The 519 Church Street Community Centre’s Green Space Festival has become an intrinsic part of Toronto Pride. Though they’ve operated as separate events in the past, Pride partygoers often associate the madness of Church Street with the oasis-like escape of The 519 park and its daytime vibes. But it’s not all DJs and drag queens and dancing, a major part of what makes the Green Space events so successful is the look. Every year their team reveals a bright, fresh and unique visual campaign. This year might be their greatest feat yet, and we spoke to the Montreal-based artist, Etienne Dicaire to find out how it all comes together.
Daily Xtra: The new look is fierce! What was your inspiration for this year’s Green Space Festival design?
Etienne Dicaire: Over the years Green Space has sort of made everything animal / forest related its trademark, so I was looking for a fresh spin on that. Toys immediately put a smile on your face, they bring a childlike wonder and playfulness, and that’s what Pride celebrations evoke to me. Also, as a designer, I was looking for a challenge, a way to move beyond the Photoshop collage.
You can tell the level and attention to detail was on point for the image. What was the process like in putting it all together?
There was the process of scavenging the city’s toy stores and goodwill stores for every kind of animal figurine and prop. You have to look for animals that best represent the vibe of each party (kitschy and fluffy for Starry Night, wild and ferocious for One World, all the tree-dwelling animals for Treehouse, etc). Then comes the building and painting of miniature sets, and finally the photoshoot.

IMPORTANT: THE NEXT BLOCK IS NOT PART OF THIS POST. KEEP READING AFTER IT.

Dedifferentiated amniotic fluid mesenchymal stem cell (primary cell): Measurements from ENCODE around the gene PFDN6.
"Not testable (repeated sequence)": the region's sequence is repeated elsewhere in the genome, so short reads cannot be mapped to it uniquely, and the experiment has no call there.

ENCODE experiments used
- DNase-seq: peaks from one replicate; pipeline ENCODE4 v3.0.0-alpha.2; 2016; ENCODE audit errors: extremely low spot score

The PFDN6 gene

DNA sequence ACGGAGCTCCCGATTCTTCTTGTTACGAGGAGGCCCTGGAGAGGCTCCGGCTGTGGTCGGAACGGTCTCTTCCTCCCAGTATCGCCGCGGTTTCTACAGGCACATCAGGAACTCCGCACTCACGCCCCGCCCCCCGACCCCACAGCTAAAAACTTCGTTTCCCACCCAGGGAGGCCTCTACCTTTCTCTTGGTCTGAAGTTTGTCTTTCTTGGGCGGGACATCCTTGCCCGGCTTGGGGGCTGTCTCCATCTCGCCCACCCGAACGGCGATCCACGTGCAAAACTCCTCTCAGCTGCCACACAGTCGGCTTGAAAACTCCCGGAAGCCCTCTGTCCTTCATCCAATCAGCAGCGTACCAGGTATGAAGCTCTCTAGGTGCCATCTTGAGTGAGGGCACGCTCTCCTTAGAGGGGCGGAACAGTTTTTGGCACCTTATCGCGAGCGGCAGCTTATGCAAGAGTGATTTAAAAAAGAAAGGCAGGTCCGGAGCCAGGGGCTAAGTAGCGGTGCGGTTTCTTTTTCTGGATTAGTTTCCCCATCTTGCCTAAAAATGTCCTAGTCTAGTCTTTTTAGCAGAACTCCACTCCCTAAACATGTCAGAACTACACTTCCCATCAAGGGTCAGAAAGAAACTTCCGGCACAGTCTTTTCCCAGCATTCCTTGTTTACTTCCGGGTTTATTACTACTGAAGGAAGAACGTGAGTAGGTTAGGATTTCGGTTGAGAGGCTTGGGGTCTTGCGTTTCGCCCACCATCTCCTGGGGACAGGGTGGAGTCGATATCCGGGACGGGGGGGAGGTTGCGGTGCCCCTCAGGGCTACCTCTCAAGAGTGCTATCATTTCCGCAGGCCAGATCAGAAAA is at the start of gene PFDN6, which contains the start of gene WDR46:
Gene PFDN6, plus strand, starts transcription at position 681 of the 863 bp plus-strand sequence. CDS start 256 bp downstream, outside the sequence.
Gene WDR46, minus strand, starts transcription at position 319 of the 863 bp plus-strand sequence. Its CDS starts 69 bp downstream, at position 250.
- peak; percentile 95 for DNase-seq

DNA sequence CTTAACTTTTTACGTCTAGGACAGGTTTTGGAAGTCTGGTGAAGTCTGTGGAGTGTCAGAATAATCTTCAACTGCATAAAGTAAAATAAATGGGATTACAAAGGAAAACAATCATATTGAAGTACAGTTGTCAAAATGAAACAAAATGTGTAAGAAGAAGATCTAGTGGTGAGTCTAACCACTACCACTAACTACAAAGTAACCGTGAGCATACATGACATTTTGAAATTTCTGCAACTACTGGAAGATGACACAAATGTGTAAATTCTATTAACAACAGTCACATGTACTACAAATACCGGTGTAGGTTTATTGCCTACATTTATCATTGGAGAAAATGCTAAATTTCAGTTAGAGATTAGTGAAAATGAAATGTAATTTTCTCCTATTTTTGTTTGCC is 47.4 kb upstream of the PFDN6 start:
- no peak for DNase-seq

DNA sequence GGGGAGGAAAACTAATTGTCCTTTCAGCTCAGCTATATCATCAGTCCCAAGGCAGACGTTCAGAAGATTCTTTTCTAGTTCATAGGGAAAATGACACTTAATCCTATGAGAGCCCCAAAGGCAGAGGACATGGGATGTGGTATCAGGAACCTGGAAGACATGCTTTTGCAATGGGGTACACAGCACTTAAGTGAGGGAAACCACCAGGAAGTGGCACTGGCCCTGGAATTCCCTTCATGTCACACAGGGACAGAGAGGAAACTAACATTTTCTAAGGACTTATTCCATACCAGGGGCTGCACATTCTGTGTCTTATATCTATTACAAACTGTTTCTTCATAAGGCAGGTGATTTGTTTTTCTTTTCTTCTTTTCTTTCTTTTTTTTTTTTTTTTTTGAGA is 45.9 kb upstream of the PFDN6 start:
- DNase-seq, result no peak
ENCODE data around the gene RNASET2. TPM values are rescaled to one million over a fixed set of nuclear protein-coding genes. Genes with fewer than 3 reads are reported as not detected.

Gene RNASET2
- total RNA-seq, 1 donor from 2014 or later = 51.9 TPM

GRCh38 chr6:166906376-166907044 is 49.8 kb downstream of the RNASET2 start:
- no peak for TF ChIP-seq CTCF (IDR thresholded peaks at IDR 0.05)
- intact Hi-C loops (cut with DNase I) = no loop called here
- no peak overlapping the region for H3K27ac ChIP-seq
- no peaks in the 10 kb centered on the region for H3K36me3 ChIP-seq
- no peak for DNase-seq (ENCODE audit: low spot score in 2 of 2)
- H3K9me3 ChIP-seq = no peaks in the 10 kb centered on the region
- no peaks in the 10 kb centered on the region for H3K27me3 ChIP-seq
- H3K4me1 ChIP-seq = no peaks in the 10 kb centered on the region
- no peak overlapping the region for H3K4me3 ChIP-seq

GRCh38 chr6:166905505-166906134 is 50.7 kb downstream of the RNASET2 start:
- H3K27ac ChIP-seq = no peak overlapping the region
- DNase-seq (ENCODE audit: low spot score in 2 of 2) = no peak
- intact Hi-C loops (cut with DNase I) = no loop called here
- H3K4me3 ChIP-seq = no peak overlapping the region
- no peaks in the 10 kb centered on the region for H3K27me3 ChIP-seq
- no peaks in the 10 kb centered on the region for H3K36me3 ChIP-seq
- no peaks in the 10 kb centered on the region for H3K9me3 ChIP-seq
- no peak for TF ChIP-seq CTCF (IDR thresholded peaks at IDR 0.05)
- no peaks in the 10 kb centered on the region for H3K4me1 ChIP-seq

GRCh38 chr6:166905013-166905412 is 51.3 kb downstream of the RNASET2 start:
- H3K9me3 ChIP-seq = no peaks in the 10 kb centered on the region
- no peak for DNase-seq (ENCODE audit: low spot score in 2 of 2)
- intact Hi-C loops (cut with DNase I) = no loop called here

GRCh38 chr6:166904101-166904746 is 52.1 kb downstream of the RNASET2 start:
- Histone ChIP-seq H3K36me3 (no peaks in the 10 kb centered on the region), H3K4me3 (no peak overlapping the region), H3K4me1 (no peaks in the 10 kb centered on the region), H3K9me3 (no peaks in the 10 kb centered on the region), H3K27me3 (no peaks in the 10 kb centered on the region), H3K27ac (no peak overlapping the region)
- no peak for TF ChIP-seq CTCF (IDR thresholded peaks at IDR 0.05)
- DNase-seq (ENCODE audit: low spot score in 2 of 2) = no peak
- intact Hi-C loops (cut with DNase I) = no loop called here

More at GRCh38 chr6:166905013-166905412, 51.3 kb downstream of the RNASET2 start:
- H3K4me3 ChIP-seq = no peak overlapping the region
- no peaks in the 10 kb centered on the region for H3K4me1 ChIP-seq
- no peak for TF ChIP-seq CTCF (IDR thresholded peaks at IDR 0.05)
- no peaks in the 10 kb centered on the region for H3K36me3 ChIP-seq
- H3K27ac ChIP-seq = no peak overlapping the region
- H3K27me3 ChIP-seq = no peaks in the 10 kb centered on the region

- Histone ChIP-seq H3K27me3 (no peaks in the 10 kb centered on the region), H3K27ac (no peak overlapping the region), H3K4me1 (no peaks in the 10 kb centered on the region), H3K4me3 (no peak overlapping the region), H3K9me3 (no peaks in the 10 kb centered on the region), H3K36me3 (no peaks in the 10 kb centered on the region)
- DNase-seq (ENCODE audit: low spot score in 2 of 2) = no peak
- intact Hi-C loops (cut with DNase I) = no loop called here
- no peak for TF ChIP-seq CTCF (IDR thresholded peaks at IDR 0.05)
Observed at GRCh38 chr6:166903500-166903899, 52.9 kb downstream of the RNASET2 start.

How long did something like this take to complete?
Honestly, at some point I stopped counting! I started gathering things back in October and we shot the pictures early January. It really was a labour of love, but I didn’t mind because it was so much fun.
Green Space has always approached its marketing and promotions in a unique and colourful way. Why do you think this helps make the event so successful?
I think partygoers know that if a lot of thought and care and creativity went into the visuals, then they can expect the same attention to details from the party itself. Also, a lot of the gay parties have the same kind of very sexual imagery, with shirtless muscle boys on their flyers, and we’ve always steered clear of that, both to stand out and to be more inclusive. It positions us as something different I think.
What is your favourite part of the Green Space Festival and what makes it so special to you?
Beautiful venues, good-looking people, great acts, and all the money goes to community programs. What’s not to like? Working with the Green Space team, I see all the work that goes on behind the scenes and it’s very rewarding to see it all come together.
Like the Green Space Festival Facebook page to get updates on performers and DJs, as they roll in!